The word “Ikebana” is derived from two words: “ike” which means to live or make alive and “bana(=hana)” which means flowers or plants.   “Ikebana” literally means “to make (cut) flowers alive.”  While love toward floral beauty has long inspired people in the East and West to decorate their indoor surroundings with cut flowers, leaves and branches, it is a unique characteristic of “Ikebana” to arrange these in a way that expresses the life of the plant materials.  Ikebana reflects
Phaeleonopsis
Phalaenopsis by S. Issanti
San Francisco coast line
Urban, wild, colorful and cultural, San Francisco and the Bay Area offer some of the most diverse natural and urban landscapes and sublime visual opportunities on the West Coast.  Join Denver Botanic Gardens Official Photographer Scott Dressel-Martin for a multi-day photography excursion to San Fra
Outdoor painting
New or seasoned to the art of painting, join us at the Gardens for some inspiration for your next painting! Painting outdoors is attributed to the Impressionists. It was the magic of photography that allowed them to see what affect time of day and sunlight had on their surroundings. Before the camera, artists would often have one painting with several different light sources going on.        
<em>Iris sari </em>(Gottorfer Codex)
Knowing that Denver Botanic Gardens has a world-renowned Botanical Art & Illustration Program, when I noticed that the Danish State Art Museum (henceforward referred to as SMK) was situated across the street from the botanic garden in Copenhagen, of
It’s the year of Catalyst
So many things serve as catalysts at the Gardens. The most important, of course, is Mother Nature. Changing light and temperature provokes massive changes throughout, from the inklings of crocus to the ripening of vegetables. Scientists nestled behind our greenhouses combine plant cells with a growing medium and a controlled environment to propagate an unlimited number of new plants. Classes, from the New Gardener Boot Camp to Botanic Illustration, stimulate all...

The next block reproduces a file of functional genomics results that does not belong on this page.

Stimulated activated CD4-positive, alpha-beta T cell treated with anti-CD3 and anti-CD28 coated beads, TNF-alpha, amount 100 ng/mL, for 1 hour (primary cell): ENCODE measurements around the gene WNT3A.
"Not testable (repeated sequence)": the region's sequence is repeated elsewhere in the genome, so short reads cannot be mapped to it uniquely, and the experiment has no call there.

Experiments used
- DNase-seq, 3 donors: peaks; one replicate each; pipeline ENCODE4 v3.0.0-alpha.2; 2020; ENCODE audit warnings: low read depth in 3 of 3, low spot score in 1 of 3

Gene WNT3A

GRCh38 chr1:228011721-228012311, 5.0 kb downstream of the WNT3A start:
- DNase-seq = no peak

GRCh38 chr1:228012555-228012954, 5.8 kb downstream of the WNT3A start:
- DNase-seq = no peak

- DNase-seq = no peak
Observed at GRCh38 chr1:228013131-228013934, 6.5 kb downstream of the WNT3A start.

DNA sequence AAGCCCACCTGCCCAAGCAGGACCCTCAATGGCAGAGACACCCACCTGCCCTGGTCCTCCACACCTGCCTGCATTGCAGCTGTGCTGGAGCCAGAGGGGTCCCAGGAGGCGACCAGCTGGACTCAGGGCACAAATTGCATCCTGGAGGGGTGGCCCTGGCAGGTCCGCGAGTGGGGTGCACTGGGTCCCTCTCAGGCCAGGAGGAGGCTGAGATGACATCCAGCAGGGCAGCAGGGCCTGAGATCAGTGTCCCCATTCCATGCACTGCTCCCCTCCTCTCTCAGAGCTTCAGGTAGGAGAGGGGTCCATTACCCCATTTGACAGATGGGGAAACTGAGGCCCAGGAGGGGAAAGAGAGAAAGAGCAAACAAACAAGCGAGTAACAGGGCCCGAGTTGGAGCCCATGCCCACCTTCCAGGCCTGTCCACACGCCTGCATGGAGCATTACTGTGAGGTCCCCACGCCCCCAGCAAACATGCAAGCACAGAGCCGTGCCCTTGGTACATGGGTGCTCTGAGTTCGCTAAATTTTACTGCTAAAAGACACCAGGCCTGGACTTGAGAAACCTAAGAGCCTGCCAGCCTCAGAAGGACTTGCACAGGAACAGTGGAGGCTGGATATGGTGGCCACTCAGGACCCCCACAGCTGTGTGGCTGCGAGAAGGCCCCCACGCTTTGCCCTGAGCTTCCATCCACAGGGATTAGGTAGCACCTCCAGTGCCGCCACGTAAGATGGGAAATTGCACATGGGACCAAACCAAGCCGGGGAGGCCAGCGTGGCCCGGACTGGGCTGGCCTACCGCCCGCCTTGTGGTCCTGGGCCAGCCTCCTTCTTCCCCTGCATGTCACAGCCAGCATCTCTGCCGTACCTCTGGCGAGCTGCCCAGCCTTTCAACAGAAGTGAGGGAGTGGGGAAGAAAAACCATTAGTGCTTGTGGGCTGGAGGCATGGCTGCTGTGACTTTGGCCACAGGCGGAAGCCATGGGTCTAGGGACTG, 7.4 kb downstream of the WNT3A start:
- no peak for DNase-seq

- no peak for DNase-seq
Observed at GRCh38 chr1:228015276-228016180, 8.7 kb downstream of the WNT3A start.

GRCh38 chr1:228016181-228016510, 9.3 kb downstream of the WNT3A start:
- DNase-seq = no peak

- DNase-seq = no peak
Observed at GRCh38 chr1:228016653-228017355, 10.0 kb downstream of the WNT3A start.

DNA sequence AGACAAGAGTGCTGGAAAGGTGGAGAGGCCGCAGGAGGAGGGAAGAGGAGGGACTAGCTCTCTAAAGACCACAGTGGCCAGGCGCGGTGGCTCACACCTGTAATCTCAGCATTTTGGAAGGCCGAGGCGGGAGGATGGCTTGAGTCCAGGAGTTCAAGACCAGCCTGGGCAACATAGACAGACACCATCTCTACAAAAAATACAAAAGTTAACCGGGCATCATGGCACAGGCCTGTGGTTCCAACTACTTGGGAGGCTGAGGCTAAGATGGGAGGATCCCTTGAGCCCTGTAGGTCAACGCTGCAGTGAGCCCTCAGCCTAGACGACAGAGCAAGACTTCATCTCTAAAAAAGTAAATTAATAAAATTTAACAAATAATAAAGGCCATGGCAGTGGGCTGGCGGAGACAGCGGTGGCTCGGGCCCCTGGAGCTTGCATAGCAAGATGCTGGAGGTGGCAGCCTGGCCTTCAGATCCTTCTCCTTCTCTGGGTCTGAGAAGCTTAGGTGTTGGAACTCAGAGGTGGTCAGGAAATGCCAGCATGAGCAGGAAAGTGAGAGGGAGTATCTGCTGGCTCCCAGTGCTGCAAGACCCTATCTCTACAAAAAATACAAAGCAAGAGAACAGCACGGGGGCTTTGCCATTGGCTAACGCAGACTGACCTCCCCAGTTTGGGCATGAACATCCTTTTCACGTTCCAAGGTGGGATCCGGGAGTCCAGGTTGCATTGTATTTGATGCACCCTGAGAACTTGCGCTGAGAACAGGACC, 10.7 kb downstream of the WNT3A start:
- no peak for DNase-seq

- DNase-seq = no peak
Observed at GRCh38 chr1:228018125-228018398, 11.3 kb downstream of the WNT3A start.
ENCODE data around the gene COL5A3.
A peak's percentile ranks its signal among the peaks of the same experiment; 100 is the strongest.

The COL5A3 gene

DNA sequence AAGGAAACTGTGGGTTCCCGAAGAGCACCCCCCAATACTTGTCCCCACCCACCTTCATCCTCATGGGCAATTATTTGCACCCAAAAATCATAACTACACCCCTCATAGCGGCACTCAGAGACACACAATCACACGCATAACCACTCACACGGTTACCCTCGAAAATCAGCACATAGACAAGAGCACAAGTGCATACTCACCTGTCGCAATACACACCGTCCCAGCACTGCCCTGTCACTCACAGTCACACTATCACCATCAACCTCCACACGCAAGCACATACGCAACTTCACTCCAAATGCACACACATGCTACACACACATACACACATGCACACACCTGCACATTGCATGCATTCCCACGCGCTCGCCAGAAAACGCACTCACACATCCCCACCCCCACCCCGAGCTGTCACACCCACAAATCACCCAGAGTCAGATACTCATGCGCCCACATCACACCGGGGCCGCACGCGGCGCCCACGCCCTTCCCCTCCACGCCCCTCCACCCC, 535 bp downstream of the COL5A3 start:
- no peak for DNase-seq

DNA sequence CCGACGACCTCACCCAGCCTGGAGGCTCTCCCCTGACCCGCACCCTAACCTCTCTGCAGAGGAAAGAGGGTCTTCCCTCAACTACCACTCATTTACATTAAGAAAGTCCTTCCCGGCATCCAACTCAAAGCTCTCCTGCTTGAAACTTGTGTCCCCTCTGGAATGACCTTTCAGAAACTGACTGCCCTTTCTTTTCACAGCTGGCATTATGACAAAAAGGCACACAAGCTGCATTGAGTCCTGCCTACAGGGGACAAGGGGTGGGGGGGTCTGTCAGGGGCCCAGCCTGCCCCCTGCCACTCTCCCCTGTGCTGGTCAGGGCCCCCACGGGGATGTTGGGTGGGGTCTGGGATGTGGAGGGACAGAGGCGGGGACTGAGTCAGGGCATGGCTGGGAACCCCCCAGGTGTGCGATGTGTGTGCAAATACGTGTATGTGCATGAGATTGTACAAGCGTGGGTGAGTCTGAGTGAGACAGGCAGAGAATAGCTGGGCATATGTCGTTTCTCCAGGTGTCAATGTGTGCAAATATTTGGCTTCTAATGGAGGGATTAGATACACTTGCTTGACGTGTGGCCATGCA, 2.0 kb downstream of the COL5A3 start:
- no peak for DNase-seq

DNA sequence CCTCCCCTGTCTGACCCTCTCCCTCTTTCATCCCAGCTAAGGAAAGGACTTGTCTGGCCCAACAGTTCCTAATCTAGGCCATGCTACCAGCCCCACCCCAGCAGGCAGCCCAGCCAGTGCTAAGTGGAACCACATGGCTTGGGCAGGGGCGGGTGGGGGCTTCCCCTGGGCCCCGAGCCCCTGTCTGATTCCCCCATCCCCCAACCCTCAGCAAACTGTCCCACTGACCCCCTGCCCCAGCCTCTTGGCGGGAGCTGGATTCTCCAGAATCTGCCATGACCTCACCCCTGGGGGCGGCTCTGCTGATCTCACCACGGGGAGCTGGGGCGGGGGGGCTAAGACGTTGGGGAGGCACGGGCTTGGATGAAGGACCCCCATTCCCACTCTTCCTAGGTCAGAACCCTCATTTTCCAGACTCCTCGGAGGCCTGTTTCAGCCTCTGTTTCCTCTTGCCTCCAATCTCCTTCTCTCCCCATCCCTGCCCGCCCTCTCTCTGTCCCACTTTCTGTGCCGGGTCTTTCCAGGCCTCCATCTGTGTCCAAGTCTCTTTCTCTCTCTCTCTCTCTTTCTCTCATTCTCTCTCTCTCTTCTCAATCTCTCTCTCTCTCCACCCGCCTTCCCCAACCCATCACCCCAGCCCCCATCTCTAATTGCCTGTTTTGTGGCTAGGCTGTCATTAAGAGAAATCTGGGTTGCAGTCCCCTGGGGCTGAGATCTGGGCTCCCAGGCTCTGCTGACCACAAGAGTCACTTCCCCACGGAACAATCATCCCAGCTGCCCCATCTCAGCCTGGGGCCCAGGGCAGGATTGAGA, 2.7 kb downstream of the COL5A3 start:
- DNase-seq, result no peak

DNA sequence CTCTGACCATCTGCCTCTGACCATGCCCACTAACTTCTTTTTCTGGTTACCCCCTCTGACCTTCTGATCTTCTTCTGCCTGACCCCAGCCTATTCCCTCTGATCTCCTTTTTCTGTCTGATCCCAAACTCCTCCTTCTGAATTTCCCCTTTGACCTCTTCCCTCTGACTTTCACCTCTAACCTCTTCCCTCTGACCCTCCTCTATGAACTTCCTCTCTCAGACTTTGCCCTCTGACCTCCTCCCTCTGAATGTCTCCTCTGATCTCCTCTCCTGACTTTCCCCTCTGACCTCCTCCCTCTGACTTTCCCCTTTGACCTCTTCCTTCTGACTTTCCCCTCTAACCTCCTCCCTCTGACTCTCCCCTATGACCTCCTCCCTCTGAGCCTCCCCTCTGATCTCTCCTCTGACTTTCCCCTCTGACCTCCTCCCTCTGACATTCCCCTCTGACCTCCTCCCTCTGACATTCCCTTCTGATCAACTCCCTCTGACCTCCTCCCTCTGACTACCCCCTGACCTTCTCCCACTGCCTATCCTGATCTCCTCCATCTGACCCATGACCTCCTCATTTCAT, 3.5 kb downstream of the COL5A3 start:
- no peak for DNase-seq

Contemporary Traditions: Botanical Art and Illustration
From February 11 to April 1, the Denver Botanic Gardens School of Botanical Art & Illustration is featured in the Contemporary Traditions exhibition at the Parker Arts, Culture and Events Center (PACE), Parker’s premier cultural facility. With gorgeous botanical drawings and paintings in a variety of media, juried by noted British botanical artist Ann Swan, this is an exhibit not to be missed.
Floriade 2012: Theme Environment
  Throughout the Floriade Park, deliberately designed themed gardens are surrounded by large expanses of lawn interspersed with colorful flower borders. Though the season was just beginning with annuals just being planted, most of the borders were very attractive in a combination of purple and red from Nepeta (catmint) and Papaver orientale (oriental poppy). Alliums were in their last stages of flowering, though the flower heads were still attractive.
Contemporary Perspectives: July 27 "Site Seen: Native Art in Public Spaces"
Native Roots | Modern Form Tour & Lecture Series Ryan Rice, curator “Site Seen: Native Art in Public Spaces” Wednesday, July 27, 2011 – Walk: 5:30 - 6:30 p.m., Talk: 7 - 8 p.m.  By locating native art that occupies space in public settings, a connection between identity and place is made. Curator Ryan Rice investigates these connections and addresses the continuum of marking territory across the land. Ryan Rice (Mohawk) – Artist...
[gallery columns="2" orderby="title"] Shakespeare's plays are "evergreens" of the dramatic arts: they always have something to say to the current time.  I was so pleased to learn that Pik*Nik Theater is going to put on a performance at the Gardens.  Their performance of Much Ado About Nothing is set in the 1940s. It makes perfect sense to think about the prince and company returning from war.  In Denver, it will be July...

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